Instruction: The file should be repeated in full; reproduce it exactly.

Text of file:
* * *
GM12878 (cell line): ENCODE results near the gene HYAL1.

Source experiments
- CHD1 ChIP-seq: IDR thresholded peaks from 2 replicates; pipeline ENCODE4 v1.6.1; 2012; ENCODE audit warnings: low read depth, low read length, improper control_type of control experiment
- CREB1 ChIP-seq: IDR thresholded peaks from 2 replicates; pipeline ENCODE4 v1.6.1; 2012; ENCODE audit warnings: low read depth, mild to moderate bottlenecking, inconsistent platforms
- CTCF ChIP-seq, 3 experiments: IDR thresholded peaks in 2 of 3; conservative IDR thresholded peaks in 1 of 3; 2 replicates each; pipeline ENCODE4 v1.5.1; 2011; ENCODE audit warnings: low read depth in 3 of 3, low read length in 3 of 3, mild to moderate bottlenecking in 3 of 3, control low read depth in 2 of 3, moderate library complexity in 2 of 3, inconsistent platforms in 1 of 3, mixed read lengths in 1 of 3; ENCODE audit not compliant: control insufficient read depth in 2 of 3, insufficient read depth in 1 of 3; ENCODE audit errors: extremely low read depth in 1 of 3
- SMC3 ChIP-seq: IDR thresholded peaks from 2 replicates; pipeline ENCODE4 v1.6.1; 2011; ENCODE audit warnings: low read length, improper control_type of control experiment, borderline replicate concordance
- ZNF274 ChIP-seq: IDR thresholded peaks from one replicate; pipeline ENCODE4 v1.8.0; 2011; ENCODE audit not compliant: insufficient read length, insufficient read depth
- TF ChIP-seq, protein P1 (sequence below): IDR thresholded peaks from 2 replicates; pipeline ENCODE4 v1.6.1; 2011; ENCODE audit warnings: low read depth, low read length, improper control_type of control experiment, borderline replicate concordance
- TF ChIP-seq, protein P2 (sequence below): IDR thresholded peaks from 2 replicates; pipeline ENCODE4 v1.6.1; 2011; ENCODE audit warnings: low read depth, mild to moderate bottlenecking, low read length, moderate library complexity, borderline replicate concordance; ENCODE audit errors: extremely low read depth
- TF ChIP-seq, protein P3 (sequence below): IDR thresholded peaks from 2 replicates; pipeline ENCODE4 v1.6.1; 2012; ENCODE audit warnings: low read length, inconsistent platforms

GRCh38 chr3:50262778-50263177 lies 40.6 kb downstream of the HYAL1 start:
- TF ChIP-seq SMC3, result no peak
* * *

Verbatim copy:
GM12878 (cell line): ENCODE results near the gene HYAL1.

Source experiments
- CHD1 ChIP-seq: IDR thresholded peaks from 2 replicates; pipeline ENCODE4 v1.6.1; 2012; ENCODE audit warnings: low read depth, low read length, improper control_type of control experiment
- CREB1 ChIP-seq: IDR thresholded peaks from 2 replicates; pipeline ENCODE4 v1.6.1; 2012; ENCODE audit warnings: low read depth, mild to moderate bottlenecking, inconsistent platforms
- CTCF ChIP-seq, 3 experiments: IDR thresholded peaks in 2 of 3; conservative IDR thresholded peaks in 1 of 3; 2 replicates each; pipeline ENCODE4 v1.5.1; 2011; ENCODE audit warnings: low read depth in 3 of 3, low read length in 3 of 3, mild to moderate bottlenecking in 3 of 3, control low read depth in 2 of 3, moderate library complexity in 2 of 3, inconsistent platforms in 1 of 3, mixed read lengths in 1 of 3; ENCODE audit not compliant: control insufficient read depth in 2 of 3, insufficient read depth in 1 of 3; ENCODE audit errors: extremely low read depth in 1 of 3
- SMC3 ChIP-seq: IDR thresholded peaks from 2 replicates; pipeline ENCODE4 v1.6.1; 2011; ENCODE audit warnings: low read length, improper control_type of control experiment, borderline replicate concordance
- ZNF274 ChIP-seq: IDR thresholded peaks from one replicate; pipeline ENCODE4 v1.8.0; 2011; ENCODE audit not compliant: insufficient read length, insufficient read depth
- TF ChIP-seq, protein P1 (sequence below): IDR thresholded peaks from 2 replicates; pipeline ENCODE4 v1.6.1; 2011; ENCODE audit warnings: low read depth, low read length, improper control_type of control experiment, borderline replicate concordance
- TF ChIP-seq, protein P2 (sequence below): IDR thresholded peaks from 2 replicates; pipeline ENCODE4 v1.6.1; 2011; ENCODE audit warnings: low read depth, mild to moderate bottlenecking, low read length, moderate library complexity, borderline replicate concordance; ENCODE audit errors: extremely low read depth
- TF ChIP-seq, protein P3 (sequence below): IDR thresholded peaks from 2 replicates; pipeline ENCODE4 v1.6.1; 2012; ENCODE audit warnings: low read length, inconsistent platforms

GRCh38 chr3:50262778-50263177 lies 40.6 kb downstream of the HYAL1 start:
- TF ChIP-seq SMC3, result no peak